Local art lovers treated to Nicholas Hlobo’s latest installations

2009-12-04 00:00

HIS exhibition was one of the biggest drawcards at the 2009 National Arts Festival in Grahamstown and now local art lovers will be able to see Nicholas Hlobo’s installations at the Durban Art Gallery.

Hlobo, who was chosen as the Standard Bank Young Artist for Visual Art 2009, has drawn strongly on his Xhosa heritage in his work, invoking the rich idioms of the Xhosa language and exploring how traditions evolve in changing times.

Of equal interest to the artist is his own sexual identity and his place as a gay man within Xhosa culture. Where his previous shows have looked at ideas surrounding birth and sex, in this exhibition Hlobo takes as his theme the rituals that accompany the transition from youth to adulthood.

“The term umtshotsho refers to a traditional party for young people,” he explains. “The focus is on that time when children are beginning to think and act like adults; the desire to explore life, dating, going out at night and all the consequences of wanting to do things older people do.

“Umtshotsho rarely takes place in its old form any more and young people have found alternatives such as going to bars and clubs. The works are not trying to tell a story about an old way of partying for teenagers but look at the new conventions and draw similarities between different times.”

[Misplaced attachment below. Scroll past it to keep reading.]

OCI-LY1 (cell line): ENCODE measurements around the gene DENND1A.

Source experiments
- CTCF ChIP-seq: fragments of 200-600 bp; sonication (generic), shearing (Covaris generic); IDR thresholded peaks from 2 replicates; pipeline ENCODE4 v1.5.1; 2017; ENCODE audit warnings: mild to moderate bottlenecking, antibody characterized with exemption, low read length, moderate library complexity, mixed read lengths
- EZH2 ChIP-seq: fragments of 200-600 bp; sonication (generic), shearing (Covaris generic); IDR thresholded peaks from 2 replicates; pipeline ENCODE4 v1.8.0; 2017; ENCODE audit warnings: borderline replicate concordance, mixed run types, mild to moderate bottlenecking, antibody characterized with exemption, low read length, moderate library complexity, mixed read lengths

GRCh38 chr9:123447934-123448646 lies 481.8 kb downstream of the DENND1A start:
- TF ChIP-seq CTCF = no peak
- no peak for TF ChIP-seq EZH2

The central installation, Izithunzi (meaning shadows), comprises a gathering of eight figures resembling jellyfish, pumpkins or ghosts. Some are freestanding, others are suspended or seated on a sofa. Constructed primarily from rubber inner tubing, the figures sport details like lace, organza and ribbons — Hlobo’s signature materials.

Born in Cape Town in 1975 and based in Johannesburg, Hlobo graduated from the Wits Technikon with a B Tech degree in 2002. His first solo show, Izele, took place at the Michael Stevenson Gallery, Cape Town, in 2006, and in 2008 he had solo exhibitions in the Level 2 Gallery at the Tate Modern in London and at the Institute of Contemporary Art (ICA) in Boston, Massachusetts.

Recent group shows include Beauty and Pleasure in South African Contemporary Art at the Stenersen Museum in Oslo, the third Guangzhou Triennial in China, Flow at the Studio Museum in Harlem, New York, and Home Lands/Land Marks at Haunch of Venison gallery in London.

The Durban Art Gallery, which is on the second floor of the city hall in Smith Street, Durban, is open Monday to Saturday from 8.30 am to 4 pm and, on Sunday from 11 am to 4 pm.

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